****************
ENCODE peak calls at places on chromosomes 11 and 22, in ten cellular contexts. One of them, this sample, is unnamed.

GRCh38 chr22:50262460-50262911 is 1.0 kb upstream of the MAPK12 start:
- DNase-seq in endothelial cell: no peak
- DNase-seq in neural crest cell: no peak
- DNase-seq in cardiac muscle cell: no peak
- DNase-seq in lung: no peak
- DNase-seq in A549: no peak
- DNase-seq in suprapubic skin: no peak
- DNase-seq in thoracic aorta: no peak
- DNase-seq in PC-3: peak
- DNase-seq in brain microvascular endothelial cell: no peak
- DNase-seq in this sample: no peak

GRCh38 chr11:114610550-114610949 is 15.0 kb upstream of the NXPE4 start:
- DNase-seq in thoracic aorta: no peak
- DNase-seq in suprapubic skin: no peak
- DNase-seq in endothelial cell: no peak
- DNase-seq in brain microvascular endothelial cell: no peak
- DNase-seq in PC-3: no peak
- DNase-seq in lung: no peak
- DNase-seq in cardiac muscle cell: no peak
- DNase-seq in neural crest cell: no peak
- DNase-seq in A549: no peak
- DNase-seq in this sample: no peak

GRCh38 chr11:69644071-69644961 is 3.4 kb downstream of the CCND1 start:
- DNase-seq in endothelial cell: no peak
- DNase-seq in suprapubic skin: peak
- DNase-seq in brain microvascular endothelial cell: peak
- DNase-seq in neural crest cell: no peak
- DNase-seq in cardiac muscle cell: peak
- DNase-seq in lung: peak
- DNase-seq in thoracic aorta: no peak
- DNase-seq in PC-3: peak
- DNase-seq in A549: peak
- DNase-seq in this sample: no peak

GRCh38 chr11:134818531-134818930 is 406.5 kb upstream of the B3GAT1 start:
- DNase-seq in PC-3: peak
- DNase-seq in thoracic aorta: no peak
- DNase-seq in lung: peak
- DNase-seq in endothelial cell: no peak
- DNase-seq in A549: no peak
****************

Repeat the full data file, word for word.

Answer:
ENCODE peak calls at places on chromosomes 11 and 22, in ten cellular contexts. One of them, this sample, is unnamed.

GRCh38 chr22:50262460-50262911 is 1.0 kb upstream of the MAPK12 start:
- DNase-seq in endothelial cell: no peak
- DNase-seq in neural crest cell: no peak
- DNase-seq in cardiac muscle cell: no peak
- DNase-seq in lung: no peak
- DNase-seq in A549: no peak
- DNase-seq in suprapubic skin: no peak
- DNase-seq in thoracic aorta: no peak
- DNase-seq in PC-3: peak
- DNase-seq in brain microvascular endothelial cell: no peak
- DNase-seq in this sample: no peak

GRCh38 chr11:114610550-114610949 is 15.0 kb upstream of the NXPE4 start:
- DNase-seq in thoracic aorta: no peak
- DNase-seq in suprapubic skin: no peak
- DNase-seq in endothelial cell: no peak
- DNase-seq in brain microvascular endothelial cell: no peak
- DNase-seq in PC-3: no peak
- DNase-seq in lung: no peak
- DNase-seq in cardiac muscle cell: no peak
- DNase-seq in neural crest cell: no peak
- DNase-seq in A549: no peak
- DNase-seq in this sample: no peak

GRCh38 chr11:69644071-69644961 is 3.4 kb downstream of the CCND1 start:
- DNase-seq in endothelial cell: no peak
- DNase-seq in suprapubic skin: peak
- DNase-seq in brain microvascular endothelial cell: peak
- DNase-seq in neural crest cell: no peak
- DNase-seq in cardiac muscle cell: peak
- DNase-seq in lung: peak
- DNase-seq in thoracic aorta: no peak
- DNase-seq in PC-3: peak
- DNase-seq in A549: peak
- DNase-seq in this sample: no peak

GRCh38 chr11:134818531-134818930 is 406.5 kb upstream of the B3GAT1 start:
- DNase-seq in PC-3: peak
- DNase-seq in thoracic aorta: no peak
- DNase-seq in lung: peak
- DNase-seq in endothelial cell: no peak
- DNase-seq in A549: no peak